Liz spent days cooking our time-honored Thanksgiving foods: pumpkin soup served in mini pumpkins; turkey and gravy; stuffing; my mother’s recipe for sweet potatoes with mini marshmallows and pumpkin pie for dessert.

No cranberries this year, though. The supermarket was out, because it hadn’t started stocking up. For some reason, the grocer believed the holiday was still seven weeks away.

Our rescue dog, Joey, at first barked furiously at intruders Aaron and Will, viewing them as the “Home Alone” burglars Marv and Harry. He ultimately calmed down.

“The first thing I’m thankful for is that none of us have contracted coronavirus and we’ve all managed to stay healthy,” my son, Aaron, said.

I took “Thanksgiving” off because, well, it was a holiday.

A brief scare: as mealtime approached, the oven stopped working. A panicky call to Jenn-Air led us to discover that somehow a circuit had been tripped. So, I reset the kitchen GFCI (ground fault circuit interruptor) and suddenly the oven was up and running again.

Liz told us she had so bought into the idea that Oct. 9 really was Thanksgiving, she was surprised that none of the neighbors were home cooking and hosting family members.

Turkey and Trimmings, But Some Empty Chairs

Before we sat down to eat, Will did the carving honors — filling the shoes of my late dad.

Will Eisenberg carves the turkey
Will does the carving honors

We sat, socially distanced, at our dining room table and were careful not to share any utensils or do anything else otherwise coronavirusy-untoward.

Then, as we began the feast, Aaron shared what he was thankful for:

“The first thing I’m thankful for is that none of us have contracted coronavirus and we’ve all managed to stay healthy,” he said. “I’m also thankful that you guys were able to see us in Los Angeles in January, not knowing what was to come later on in the year. Finally, I’m thankful for technology, which has enabled us to kind of put a Band-Aid over the open wound of not being able to see your family and which let you guys watch my wedding [he and Leigh Anne FaceTimed it with us] and see your faces numerous times a week [FaceTime, too]. That’s something that was really special to me.”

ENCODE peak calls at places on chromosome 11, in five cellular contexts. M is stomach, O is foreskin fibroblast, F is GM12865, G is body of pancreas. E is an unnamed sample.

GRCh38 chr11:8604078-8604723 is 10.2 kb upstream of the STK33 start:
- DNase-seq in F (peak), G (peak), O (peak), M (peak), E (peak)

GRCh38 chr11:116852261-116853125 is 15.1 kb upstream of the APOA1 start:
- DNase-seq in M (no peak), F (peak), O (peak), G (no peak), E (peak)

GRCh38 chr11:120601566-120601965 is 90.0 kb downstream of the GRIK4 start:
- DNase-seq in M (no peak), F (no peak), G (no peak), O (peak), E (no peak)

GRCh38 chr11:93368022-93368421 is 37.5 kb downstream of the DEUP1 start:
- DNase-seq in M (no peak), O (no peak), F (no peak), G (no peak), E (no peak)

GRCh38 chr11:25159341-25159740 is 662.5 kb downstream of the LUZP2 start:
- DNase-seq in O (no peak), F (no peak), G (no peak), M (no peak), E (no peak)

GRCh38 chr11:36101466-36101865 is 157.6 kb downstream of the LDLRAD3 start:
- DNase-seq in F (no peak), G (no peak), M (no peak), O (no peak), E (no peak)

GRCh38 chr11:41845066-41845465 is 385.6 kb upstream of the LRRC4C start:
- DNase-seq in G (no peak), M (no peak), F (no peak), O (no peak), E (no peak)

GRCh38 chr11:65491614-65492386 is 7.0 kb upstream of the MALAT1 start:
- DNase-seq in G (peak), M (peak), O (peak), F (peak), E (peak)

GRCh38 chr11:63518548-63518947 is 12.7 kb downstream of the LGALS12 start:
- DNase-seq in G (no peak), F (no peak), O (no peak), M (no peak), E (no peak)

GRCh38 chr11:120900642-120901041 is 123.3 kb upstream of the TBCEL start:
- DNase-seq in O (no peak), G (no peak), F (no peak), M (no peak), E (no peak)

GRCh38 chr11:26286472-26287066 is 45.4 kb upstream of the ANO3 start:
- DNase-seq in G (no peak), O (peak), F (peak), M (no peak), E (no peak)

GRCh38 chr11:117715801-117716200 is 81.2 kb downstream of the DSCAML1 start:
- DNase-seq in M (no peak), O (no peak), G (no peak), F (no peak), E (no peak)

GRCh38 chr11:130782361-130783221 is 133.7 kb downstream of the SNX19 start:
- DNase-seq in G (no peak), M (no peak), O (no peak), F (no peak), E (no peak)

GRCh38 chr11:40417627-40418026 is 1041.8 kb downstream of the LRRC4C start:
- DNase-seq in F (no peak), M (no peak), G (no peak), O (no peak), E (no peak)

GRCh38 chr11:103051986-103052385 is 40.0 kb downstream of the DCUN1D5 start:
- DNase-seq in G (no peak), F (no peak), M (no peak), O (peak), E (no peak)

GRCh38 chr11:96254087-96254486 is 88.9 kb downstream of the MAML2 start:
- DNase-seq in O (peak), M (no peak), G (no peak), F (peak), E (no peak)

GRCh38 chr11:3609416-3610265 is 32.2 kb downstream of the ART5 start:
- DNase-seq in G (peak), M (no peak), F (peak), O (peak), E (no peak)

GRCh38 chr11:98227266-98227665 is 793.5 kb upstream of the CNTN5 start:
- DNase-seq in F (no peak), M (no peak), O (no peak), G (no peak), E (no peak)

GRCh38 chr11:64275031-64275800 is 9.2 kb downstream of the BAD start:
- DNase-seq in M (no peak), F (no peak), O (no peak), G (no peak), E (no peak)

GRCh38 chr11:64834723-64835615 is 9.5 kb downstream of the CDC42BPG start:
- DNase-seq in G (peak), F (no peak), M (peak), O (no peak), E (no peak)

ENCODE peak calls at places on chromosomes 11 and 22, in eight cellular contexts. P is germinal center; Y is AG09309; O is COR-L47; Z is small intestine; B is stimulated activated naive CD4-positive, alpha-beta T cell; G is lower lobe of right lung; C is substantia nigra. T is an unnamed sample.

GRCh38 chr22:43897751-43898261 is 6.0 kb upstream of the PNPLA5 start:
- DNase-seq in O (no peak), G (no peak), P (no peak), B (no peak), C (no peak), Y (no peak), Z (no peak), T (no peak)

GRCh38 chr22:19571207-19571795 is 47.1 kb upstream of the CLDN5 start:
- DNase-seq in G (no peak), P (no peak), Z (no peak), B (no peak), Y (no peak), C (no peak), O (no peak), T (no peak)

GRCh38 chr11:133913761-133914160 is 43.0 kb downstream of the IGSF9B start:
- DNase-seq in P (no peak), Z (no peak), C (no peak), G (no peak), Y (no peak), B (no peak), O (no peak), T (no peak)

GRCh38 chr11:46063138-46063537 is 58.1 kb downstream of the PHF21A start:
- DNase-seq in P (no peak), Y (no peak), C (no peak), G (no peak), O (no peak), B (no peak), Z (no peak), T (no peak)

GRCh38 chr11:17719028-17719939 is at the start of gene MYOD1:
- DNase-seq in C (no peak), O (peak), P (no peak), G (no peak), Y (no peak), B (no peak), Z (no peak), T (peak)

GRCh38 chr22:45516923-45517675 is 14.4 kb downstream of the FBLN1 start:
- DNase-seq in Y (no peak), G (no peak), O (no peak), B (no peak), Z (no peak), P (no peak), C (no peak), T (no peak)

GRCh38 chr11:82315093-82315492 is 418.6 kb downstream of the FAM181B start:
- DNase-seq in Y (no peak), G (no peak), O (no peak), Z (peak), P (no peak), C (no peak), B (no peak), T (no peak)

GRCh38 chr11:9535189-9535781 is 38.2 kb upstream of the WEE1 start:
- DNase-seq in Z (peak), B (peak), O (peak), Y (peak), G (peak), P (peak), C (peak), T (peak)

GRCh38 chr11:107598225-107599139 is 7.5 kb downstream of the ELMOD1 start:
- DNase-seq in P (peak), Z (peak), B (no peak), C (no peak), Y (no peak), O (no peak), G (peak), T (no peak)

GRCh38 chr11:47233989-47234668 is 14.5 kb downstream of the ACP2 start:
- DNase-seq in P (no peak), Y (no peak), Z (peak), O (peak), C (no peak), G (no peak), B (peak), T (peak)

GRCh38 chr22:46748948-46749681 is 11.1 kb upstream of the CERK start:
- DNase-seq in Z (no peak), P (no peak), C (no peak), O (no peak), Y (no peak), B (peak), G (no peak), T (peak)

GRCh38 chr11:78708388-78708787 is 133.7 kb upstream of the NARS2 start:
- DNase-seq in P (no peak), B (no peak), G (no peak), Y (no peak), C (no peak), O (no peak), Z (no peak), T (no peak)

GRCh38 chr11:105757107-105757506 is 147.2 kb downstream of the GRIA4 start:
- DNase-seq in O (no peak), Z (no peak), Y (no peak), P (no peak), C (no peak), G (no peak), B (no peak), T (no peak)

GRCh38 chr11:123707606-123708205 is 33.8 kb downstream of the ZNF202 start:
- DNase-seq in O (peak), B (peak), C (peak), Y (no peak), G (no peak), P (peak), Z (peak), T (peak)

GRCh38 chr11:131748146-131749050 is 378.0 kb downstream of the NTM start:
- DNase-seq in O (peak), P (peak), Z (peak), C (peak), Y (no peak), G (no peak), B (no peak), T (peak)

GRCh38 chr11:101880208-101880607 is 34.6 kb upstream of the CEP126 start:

To me, too.

Other Next Avenue Facebook visitors told us they’re either unsure about their Thanksgiving plans or expect to celebrate as they always do.

“Cautiously planning to continue tradition for family Thanksgiving at the farm — will cancel if COVID19 rate increases in the coming weeks. It’s the one time each year we gather as a family so it’s a difficult decision since some of us are definitely in the high risk category,” said Sara Edwards Shain.

Vicki Cummins wrote: “We live in Texas, so we are planning for a (small group) socially distanced meal around the firepit on the patio.”

And Darah Simon Petersen of Oxford, Miss., said: “My son is coming to visit for Thanksgiving. I haven’t seen him in over a year and it’s a chance I am willing to take.”

Advice for Your Holidays

A few travel tips if you’ll be holding or attending a family Thanksgiving gathering —in October or November:

  • Some airports and airlines now offer COVID-19 tests
  • Airfares are as much as 40% off to lure travelers, since bookings are down roughly 30% compared to 2019
  • A few airlines have temporarily suspended their steep fees for changing flights throughout 2020 (typically about $200)
  • The number of scheduled November flights for United, Delta and American is down 33% to 50% from a year ago, according to Cirium, a travel data firm

The Centers for Disease Control and Prevention (CDC) has some suggestions, too.

Its website says: “Travel increases the chance of getting and spreading the virus that causes COVID-19. Staying home is the best way to protect yourself and others.”

But, the CDC says, if you’ll be with others for Thanksgiving, lower-risk activities include having a small dinner with only people who live in your household or a virtual dinner. A small outdoor dinner with family and friends who live in your community would be a “moderate-risk” activity and a “high-risk” activity is attending a large indoor gathering with people from outside of your household.

I asked Heldman, coming off her faux holidays, if she had any advice for others who’ll be doing Thanksgiving and perhaps December holidays in unusual ways this year. “My biggest advice is to lean in on it,” she said. “Feel grateful that you’re able to experience it, regardless of where it lands on the calendar and appreciate being able to get together at all.”

RIchard Eisenberg, editor at Next Avenue wearing a suit jacket in front of a teal background.
By Richard Eisenberg
Richard Eisenberg is the Senior Web Editor of the Money & Security and Work & Purpose channels of Next Avenue and Managing Editor for the site. He is the author of How to Avoid a Mid-Life Financial Crisis and has been a personal finance editor at Money, Yahoo, Good Housekeeping, and CBS MoneyWatch. Follow him on Twitter.